She’s an ancient appellation softened over the years, a quintessentially French choice.
Thanks to Kristin for suggesting Madeleine as our Baby Name of the Day.
I’d long assumed that the famous children’s book series by Ludwig Bemelmans was called Madeleine. It takes place in Paris, after all!
But no. Bemelmans’ iconic French schoolgirl was just plain Madeline. The series debuted in 1939. Her name may have been inspired by Mrs. Bemelmans, known as Mimi, but born Madeleine.
More on spelling in a minute.
First, let’s talk about the name’s origin, Mary of Magdala – Mary Magdalene. She appears in the New Testament, a faithful follower of Jesus, by his side for the crucifixion and the resurrection. Somehow she was wrongly classified as a prostitute in the early Middle Ages. She’s no Jezebel, but there’s a hint of scandal around her still.
Magdala was a village of the Sea of Galilee. There are two possible origins for the place name: first, the Hebrew word migdal, tower. Second, in Aramaic it might mean great place – which isn’t so different.
Magdalen, Magdalene and Magdalena endured as given names likely because of the saint, whatever her perceived shortcomings. But her pronunciation changed dramatically. By Chaucer’s time, it was still spelled with a g, but pronounced like our word maudlin. In 1542, Cambridge’s Magdalene College was dedicated. Some records spell it Maudelyn, reflecting the preferred pronunciation.
When does she first lose her g sound? I can’t pin it down, but by the fourteenth century, maudlin meant sorrowful, because Mary Magdalene was often depicted weeping.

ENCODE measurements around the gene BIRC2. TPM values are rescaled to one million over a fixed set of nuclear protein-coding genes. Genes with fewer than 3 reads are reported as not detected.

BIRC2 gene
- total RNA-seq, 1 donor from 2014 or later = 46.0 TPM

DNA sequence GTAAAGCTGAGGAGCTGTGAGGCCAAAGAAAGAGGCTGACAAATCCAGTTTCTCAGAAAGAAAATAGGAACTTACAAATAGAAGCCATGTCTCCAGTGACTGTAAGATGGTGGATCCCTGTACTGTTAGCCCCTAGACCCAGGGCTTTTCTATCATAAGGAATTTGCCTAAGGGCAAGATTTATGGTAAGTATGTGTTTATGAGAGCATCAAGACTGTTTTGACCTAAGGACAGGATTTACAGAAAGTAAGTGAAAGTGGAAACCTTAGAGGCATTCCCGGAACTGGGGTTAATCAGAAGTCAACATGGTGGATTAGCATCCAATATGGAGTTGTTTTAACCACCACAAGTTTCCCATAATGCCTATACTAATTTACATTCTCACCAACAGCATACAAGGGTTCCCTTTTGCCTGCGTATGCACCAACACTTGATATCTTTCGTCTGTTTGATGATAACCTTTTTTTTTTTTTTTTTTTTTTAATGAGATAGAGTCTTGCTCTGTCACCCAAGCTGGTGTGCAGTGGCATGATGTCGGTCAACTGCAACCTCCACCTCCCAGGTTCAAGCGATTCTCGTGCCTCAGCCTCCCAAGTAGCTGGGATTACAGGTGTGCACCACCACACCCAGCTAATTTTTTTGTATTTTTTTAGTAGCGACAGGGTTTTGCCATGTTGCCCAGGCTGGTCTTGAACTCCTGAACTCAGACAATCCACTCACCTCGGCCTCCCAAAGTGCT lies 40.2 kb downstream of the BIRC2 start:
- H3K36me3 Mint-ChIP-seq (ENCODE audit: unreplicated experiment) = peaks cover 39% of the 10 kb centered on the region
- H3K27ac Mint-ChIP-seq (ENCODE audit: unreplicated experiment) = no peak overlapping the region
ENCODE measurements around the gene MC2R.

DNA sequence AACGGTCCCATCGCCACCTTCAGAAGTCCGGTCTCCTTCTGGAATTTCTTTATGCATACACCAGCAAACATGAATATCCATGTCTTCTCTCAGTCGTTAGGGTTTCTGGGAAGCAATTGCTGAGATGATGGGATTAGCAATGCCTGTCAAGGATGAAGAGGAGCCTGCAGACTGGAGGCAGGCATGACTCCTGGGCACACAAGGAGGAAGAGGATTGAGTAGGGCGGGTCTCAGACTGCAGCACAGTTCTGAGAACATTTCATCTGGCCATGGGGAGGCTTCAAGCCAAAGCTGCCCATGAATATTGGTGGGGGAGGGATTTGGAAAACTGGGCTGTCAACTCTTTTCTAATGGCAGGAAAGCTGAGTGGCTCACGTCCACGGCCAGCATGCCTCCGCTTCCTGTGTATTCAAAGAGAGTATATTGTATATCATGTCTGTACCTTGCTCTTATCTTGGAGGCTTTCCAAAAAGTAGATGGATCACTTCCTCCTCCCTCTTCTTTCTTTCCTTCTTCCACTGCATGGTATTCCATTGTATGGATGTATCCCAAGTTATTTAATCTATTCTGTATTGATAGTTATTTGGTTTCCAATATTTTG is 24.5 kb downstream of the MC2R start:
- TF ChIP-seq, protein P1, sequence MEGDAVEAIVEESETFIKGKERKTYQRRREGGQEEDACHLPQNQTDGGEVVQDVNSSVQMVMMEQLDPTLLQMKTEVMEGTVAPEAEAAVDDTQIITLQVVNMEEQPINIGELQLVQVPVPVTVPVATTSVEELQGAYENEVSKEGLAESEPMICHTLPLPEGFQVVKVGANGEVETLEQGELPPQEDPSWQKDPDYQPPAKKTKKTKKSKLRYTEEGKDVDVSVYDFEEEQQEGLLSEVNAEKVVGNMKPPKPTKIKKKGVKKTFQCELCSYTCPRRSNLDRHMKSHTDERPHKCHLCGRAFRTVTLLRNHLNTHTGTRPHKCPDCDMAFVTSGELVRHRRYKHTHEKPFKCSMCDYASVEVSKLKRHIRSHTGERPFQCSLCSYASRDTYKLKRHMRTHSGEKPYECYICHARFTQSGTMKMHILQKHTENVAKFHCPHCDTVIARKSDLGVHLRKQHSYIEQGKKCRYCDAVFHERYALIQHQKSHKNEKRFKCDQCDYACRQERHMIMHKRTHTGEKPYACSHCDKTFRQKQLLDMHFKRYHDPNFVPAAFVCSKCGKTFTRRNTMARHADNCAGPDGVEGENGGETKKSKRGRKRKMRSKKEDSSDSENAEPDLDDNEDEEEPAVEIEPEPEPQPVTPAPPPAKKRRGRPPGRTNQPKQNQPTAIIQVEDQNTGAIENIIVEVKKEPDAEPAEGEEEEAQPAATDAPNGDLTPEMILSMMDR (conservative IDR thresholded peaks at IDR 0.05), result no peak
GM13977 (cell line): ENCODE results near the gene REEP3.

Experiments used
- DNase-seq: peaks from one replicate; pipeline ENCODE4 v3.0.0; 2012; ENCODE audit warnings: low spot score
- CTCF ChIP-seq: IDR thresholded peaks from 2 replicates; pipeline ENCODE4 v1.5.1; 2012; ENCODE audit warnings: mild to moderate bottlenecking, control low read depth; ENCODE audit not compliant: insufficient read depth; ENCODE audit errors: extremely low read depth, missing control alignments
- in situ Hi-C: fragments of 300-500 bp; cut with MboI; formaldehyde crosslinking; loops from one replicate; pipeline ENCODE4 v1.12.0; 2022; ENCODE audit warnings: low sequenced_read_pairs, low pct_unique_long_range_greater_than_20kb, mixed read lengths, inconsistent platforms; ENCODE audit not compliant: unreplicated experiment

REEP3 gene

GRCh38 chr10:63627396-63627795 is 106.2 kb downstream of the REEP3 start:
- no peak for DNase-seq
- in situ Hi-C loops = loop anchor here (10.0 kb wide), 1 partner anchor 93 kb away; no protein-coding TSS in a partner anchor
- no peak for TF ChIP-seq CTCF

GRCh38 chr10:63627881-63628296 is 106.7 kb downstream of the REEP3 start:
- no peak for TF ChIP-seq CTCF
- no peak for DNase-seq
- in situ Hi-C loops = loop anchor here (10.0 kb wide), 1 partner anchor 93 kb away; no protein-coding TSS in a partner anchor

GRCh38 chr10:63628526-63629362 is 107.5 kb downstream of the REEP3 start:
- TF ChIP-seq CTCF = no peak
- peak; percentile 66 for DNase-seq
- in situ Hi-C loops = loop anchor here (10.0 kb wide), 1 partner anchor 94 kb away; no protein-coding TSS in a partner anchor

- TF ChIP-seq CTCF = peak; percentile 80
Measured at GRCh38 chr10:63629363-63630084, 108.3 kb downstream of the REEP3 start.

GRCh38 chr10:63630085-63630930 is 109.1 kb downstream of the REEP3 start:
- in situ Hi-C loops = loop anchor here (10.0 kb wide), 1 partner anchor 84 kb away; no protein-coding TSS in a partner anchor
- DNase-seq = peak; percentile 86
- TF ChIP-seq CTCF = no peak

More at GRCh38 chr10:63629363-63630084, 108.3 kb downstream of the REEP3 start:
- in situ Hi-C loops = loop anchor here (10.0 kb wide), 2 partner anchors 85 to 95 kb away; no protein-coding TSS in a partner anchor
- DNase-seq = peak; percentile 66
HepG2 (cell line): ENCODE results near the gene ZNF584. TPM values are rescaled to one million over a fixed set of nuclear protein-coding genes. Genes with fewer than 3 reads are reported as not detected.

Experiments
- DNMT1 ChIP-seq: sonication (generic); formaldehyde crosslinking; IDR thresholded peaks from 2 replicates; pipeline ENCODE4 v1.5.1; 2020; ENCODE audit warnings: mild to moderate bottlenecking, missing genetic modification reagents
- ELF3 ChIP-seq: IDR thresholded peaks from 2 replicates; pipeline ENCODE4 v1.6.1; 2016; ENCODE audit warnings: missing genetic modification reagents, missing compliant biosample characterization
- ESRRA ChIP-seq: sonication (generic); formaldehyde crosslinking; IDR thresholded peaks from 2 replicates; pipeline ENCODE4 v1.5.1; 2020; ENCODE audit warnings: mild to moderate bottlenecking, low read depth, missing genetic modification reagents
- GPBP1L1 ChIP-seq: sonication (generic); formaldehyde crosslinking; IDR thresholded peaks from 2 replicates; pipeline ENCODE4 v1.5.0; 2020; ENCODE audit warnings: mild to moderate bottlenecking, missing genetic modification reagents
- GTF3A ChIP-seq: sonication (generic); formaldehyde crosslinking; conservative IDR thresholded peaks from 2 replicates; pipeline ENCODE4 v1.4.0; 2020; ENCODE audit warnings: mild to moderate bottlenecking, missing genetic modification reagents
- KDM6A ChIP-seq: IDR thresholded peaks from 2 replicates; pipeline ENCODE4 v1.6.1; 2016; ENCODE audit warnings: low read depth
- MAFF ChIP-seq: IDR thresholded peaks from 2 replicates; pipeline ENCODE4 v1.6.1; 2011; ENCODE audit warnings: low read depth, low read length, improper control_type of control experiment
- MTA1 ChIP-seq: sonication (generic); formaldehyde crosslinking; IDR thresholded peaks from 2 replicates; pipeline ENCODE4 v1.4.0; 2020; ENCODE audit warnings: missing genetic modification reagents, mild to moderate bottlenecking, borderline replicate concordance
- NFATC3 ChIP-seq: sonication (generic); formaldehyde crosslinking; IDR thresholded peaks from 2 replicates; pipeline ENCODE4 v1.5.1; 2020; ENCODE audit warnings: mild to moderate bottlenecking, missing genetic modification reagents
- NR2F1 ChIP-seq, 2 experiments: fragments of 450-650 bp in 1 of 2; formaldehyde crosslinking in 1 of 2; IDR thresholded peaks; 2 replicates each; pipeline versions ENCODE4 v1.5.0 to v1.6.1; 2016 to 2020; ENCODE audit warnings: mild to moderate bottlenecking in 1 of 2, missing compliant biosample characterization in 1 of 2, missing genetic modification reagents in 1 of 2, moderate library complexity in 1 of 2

It doesn’t appear to have been a common name in the Middle Ages, but she’s not unknown. In Italian, she’s Maddalena, Madlenka in Czech, and Madeleine was a French favorite in the 1920s. Madelon is heard in Dutch and French. Coincidentally, the German word for girl is mädchen, and a regional variant is mädel. Folk etymology sometimes links mädel to the name.
A French sponge cake is called a madeleine, possibly named after a French baker from the 1800s. They feature prominently in Marcel Proust’s In Search of Lost Time. The cakes evoke memories, shading Madeleine with yet more meaning.
Madeline has long been the more popular spelling in the US. Her rise to prominence began in the mid-1980s.
By then, we’d had:
- Titanic survivor Madeleine Astor
- French designer Madeleine Vionnet dressed Hollywood in the 1930s
- Kim Novak’s character, Madeleine, in 1958’s thriller Vertigo
- A Wrinkle in Time launched Madeleine L’Engle’s career in 1962
- 1970s big screen comedienne Madeline Kahn
And, of course, the children’s books.
By 1994, Madeline was in the US Top 100. If you took your cue from Bemelmans, Madeline rhymed with line – literally: In an old house in Paris, that was covered with vines, lived twelve little girls in two straight lines … the smallest one was Madeline.
Taking a cue from Caroline/Carolyn, some parents opted for Madelyn. Today she’s the most popular of the spellings, standing at #79, a few paces ahead of Madeline at #85. The -lyn ending eclipsed -line in 2009. Madilyn, reminiscent of Marilyn, comes in at #301. And then there’s Madeleine, ranked #319 in 2011.
Four more spellings chart in the US Top 1000, and there are many more in use.
But Madeleine’s relatively rarity isn’t a problem. It is recognized by many as French, and in our age of Genevieve and Vivienne, that’s a powerfully stylish group.
If sharing the nickname Maddie gives you pause, other options abound: Minnie or Molly, as Kristin suggested. There’s also Mimi, Lena or even Lainey, depending on your pronunciation and spelling choices. (I’d be tempted to use Madelaine to get to Lainey.)
Overall, she’s not a novel choice, but she is an enduring and elegant possibility.